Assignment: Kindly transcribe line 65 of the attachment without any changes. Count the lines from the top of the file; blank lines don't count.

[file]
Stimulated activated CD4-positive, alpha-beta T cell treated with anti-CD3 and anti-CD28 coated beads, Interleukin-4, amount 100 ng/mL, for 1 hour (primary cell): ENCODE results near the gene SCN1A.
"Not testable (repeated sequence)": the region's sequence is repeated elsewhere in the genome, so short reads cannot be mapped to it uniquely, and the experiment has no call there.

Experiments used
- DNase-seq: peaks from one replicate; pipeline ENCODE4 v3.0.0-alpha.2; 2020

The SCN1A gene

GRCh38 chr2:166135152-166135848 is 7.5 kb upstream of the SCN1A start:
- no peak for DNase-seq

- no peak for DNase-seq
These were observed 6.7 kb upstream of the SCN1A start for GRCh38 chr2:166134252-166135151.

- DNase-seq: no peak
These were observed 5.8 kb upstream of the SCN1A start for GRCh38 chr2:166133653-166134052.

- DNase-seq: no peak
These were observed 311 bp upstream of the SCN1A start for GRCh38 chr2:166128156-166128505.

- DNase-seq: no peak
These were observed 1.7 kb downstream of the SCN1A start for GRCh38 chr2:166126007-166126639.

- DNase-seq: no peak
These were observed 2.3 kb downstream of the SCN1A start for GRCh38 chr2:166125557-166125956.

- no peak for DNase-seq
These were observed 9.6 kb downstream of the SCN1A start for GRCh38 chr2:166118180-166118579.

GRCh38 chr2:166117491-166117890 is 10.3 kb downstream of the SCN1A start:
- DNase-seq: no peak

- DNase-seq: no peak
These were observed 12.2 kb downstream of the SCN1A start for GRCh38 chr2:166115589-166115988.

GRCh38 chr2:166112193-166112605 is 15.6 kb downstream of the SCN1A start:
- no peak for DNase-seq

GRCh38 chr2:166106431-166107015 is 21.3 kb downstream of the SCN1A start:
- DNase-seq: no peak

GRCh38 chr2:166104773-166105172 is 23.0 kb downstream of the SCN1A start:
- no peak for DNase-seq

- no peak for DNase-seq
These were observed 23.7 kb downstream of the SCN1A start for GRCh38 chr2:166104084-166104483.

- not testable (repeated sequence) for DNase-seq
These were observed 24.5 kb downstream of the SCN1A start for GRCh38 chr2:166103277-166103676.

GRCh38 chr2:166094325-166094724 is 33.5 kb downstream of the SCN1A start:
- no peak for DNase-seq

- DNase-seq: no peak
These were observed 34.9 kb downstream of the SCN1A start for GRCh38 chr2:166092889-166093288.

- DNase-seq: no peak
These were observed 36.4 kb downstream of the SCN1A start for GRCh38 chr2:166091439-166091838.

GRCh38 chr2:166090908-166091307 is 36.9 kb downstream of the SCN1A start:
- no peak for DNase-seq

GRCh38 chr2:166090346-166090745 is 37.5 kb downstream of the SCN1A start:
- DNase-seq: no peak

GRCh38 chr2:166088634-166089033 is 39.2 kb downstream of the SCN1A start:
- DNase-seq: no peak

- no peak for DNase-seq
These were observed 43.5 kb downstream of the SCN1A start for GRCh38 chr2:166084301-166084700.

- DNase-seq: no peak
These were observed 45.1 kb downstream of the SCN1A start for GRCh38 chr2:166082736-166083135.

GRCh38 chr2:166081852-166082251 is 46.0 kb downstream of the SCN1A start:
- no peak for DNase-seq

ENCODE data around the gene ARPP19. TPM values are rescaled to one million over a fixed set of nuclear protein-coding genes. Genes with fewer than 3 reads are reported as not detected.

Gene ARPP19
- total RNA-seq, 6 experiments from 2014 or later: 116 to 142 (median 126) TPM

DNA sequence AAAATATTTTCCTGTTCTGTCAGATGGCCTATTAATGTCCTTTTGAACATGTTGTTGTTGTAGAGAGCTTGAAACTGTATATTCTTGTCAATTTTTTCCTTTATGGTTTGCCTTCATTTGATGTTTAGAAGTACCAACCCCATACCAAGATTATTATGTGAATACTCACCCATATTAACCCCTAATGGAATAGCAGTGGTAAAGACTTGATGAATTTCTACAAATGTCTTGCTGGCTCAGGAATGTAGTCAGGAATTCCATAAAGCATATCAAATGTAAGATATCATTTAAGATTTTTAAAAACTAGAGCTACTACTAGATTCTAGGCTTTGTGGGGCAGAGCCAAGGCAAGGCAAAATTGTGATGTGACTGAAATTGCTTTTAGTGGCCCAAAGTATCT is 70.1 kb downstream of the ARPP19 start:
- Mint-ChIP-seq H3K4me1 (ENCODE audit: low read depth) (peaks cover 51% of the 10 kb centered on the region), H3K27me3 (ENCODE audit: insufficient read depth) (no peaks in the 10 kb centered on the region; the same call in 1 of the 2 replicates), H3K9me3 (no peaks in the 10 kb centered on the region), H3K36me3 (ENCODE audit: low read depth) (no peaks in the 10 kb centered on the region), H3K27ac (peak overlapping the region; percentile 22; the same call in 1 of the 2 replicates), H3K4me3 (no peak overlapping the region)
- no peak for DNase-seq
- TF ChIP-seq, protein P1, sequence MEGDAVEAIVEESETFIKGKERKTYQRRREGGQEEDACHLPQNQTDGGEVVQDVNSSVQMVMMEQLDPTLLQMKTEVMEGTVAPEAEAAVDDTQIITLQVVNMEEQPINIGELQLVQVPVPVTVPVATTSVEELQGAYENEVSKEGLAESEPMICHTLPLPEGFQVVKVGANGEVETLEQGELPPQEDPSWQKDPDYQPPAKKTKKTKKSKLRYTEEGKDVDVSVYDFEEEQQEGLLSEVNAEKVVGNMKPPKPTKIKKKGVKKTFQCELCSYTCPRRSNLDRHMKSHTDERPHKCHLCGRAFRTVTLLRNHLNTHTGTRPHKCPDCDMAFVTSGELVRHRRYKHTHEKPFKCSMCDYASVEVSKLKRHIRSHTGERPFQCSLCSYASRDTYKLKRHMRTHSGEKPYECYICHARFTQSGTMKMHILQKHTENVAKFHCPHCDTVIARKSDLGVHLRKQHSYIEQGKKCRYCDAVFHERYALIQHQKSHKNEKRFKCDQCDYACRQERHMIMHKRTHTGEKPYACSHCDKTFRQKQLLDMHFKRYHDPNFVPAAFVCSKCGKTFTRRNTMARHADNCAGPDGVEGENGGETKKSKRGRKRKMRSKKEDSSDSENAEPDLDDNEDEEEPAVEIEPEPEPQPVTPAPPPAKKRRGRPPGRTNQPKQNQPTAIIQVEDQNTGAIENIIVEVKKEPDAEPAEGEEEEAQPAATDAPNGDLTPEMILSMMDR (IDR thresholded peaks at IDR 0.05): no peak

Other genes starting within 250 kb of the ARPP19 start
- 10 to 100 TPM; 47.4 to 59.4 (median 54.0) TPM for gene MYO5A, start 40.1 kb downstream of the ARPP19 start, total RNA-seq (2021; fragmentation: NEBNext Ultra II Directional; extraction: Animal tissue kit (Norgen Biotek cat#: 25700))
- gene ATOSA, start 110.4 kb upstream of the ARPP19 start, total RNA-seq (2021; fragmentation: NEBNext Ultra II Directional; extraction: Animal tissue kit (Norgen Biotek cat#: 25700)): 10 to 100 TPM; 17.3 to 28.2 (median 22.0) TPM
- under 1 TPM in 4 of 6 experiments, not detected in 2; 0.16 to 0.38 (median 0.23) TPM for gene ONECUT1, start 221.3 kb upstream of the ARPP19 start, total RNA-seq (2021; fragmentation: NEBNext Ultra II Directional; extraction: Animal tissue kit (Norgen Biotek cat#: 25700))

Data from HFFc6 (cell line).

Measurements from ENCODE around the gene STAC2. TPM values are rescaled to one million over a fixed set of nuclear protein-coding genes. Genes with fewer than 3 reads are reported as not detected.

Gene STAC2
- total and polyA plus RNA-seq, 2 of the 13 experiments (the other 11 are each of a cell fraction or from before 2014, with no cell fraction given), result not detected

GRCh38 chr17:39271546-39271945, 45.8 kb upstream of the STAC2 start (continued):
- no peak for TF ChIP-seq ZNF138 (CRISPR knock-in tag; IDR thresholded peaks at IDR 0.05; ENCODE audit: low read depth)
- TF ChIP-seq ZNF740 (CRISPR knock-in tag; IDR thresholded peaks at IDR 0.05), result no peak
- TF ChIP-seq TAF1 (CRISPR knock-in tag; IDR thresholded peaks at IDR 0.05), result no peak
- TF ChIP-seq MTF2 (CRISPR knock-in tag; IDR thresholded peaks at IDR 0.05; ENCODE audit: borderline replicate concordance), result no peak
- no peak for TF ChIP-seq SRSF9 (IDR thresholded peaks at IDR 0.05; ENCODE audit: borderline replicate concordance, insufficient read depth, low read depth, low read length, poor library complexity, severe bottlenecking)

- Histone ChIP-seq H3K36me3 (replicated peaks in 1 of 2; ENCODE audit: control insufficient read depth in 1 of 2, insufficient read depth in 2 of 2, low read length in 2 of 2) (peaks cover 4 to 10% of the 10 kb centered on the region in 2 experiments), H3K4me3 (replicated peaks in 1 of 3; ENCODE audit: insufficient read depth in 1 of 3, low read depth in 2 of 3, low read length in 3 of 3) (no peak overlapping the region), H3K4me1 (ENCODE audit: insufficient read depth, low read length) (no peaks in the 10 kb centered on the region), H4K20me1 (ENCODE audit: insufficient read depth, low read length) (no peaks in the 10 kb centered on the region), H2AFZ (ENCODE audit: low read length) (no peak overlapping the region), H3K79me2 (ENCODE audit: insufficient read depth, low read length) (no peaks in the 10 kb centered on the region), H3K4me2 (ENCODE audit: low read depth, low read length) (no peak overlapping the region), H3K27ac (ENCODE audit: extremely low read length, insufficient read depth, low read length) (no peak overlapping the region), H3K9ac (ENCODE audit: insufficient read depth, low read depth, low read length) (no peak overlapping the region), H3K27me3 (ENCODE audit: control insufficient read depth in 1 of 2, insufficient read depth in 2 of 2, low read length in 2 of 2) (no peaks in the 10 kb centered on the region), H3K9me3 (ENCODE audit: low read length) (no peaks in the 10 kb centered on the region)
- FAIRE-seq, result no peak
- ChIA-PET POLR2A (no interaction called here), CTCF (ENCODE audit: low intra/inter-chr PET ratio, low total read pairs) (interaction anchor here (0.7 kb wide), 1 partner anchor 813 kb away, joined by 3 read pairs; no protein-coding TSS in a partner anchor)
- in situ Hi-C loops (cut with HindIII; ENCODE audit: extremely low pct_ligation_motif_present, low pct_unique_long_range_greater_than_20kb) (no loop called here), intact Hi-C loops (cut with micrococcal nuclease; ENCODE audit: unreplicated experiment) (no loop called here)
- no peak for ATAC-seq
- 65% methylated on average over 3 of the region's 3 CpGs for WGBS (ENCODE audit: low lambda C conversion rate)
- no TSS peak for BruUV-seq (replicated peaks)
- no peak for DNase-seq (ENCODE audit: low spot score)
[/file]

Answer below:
Gene STAC2